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Tuesday, June 18, 2013

David Brooks, "Beyond the Brain": The Brain Is Not the Mind

Egbert: "Was I in here last night, and did I spend a 20 dollar bill?"
Joe the Bartender: "Yeah!"
Egbert: "Oh, boy, is that a load off my mind. I thought I'd lost it!"

- W.C. Fields as Egbert Sousé, "Sousé – accent grave over the 'e'!", in "The Bank Dick," 1940

His mind troubled by a host of scandals, including revelations concerning mind mapping efforts by the NSA (see:, President Obama set off on a globetrotting trip intended to set his mind at ease. Unfortunately, Obama was soon reminded by Putin that the two world leaders are not of the same mind regarding Syria (see: I wonder if Obama remembered his "open microphone" gaffe, during which the US president mindlessly asked Putin to bear in mind that he would have more "flexibility" after the election (see: Obviously, the two remain minds apart.

Meanwhile, as Obama heads off for Tanzania, which has been involved in a lengthy dispute with the US over human trafficking (see:, those of us with enquiring minds, or even half a mind, wonder who is now minding the store in Washington.

Me? Mindful of this mess, I opened a bottle of Kahlua and again watched "Blade Runner." Rachael was an intelligent "replicant," with presence of mind, but did she actually possess a mind?

My mindset after last night's mind bender? I don't dwell on matters involving the subconscious mind.

Am I engaging in mind games this morning? Hardly. In his latest mind-expanding New York Times op-ed entitled "Beyond the Brain" (, David Brooks does not take the time to explain to us the meaning of "mind," but adamantly informs us - twice - that "the brain is not the mind." Brooks writes:

"At the lowbrow level, there are the conference circuit neuro-mappers. These are people who take pretty brain-scan images and claim they can use them to predict what product somebody will buy, what party they will vote for, whether they are lying or not or whether a criminal should be held responsible for his crime.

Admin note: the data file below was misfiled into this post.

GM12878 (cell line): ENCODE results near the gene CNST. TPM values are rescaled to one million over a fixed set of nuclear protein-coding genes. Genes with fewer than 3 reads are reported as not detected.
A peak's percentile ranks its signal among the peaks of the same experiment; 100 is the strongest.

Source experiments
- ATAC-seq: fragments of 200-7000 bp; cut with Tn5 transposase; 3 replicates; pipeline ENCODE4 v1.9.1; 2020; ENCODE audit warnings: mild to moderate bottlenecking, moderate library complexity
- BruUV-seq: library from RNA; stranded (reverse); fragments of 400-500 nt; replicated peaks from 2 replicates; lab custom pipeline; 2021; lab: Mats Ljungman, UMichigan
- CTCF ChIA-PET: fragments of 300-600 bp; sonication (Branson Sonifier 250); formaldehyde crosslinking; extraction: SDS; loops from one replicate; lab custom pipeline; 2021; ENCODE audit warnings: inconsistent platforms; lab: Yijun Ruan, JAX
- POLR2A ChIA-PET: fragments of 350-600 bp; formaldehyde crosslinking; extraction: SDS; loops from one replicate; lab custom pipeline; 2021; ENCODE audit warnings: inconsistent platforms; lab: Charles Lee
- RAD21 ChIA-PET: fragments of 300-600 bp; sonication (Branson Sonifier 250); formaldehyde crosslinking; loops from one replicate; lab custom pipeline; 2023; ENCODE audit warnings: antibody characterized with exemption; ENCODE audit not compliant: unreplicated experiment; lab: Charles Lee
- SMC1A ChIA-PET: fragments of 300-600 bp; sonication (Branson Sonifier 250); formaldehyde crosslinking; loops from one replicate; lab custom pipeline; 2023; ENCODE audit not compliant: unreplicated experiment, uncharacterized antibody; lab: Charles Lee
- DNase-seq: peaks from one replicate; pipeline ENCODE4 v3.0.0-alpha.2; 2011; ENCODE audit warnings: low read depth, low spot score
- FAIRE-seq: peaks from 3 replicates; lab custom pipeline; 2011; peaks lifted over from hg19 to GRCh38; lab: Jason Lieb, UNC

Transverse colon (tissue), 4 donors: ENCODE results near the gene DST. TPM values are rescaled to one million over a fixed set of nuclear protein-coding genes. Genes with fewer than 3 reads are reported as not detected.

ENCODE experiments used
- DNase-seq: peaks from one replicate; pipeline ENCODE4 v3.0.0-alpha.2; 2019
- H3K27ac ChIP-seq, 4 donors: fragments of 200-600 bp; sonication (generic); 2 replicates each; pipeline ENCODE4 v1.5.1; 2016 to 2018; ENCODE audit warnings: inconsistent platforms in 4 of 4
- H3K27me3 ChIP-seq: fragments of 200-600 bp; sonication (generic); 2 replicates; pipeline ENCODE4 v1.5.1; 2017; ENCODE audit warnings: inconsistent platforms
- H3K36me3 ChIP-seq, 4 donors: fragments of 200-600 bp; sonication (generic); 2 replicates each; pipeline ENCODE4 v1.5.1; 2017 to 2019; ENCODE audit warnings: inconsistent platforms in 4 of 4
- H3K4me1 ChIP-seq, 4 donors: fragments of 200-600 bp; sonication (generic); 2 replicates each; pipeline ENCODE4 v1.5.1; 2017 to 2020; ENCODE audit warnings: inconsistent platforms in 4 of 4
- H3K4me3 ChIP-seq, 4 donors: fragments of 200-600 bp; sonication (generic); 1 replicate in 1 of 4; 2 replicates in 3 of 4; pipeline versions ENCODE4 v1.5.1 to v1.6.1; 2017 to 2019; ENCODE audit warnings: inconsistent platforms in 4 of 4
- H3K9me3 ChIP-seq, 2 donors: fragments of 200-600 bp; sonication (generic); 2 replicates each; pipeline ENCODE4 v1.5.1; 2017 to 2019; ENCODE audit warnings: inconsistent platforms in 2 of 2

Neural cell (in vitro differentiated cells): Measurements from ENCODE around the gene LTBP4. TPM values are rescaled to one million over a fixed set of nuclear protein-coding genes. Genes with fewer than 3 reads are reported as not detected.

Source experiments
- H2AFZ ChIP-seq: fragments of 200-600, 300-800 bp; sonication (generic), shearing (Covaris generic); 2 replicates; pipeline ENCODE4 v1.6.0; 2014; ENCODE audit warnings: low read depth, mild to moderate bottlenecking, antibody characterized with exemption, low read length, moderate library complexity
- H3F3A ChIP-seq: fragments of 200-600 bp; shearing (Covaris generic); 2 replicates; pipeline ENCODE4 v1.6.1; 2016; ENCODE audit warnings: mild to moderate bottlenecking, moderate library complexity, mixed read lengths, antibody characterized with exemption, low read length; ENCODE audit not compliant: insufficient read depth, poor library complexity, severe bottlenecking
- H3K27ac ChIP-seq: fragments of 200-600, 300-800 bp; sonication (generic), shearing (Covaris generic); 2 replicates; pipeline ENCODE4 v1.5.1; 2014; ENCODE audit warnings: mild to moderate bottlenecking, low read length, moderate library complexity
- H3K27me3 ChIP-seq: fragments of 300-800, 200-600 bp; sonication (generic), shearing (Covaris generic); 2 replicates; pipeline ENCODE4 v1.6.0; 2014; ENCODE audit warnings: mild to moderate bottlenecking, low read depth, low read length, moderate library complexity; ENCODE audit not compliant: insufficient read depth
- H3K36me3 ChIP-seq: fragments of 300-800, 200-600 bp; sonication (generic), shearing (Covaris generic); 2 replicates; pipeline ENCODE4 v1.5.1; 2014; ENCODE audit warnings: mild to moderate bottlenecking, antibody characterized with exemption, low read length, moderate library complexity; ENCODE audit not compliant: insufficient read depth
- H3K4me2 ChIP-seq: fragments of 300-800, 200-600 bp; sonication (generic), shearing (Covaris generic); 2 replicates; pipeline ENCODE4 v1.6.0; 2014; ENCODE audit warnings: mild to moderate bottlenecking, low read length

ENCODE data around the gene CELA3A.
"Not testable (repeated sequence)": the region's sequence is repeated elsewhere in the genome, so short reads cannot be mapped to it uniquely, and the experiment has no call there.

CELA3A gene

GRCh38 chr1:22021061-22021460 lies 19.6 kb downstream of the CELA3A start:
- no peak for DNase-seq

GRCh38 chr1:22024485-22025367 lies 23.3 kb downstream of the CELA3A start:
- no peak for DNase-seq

At the highbrow end, there are scholars and theorists that some have called the 'nothing buttists.' Human beings are nothing but neurons, they assert. Once we understand the brain well enough, we will be able to understand behavior.

. . . .

These two forms of extremism are refuted by the same reality. The brain is not the mind.

. . . .

Right now we are compelled to rely on different disciplines to try to understand behavior on multiple levels, with inherent tensions between them. Some people want to reduce that ambiguity by making one discipline all-explaining. They want to eliminate the confusing ambiguity of human freedom by reducing everything to material determinism.

But that is the form of intellectual utopianism that always leads to error. An important task these days is to harvest the exciting gains made by science and data while understanding the limits of science and data. The next time somebody tells you what a brain scan says, be a little skeptical. The brain is not the mind."

Yes, as terror, cruelty, greed and poverty swirl around us, we should continue to marvel at the sublime human mind.

And if we have a mind, do we have a soul? Truly, a soul-searching issue . . .

Obviously, I woke up on the wrong side of bed (no, this time not on the floor).

Never mind. 

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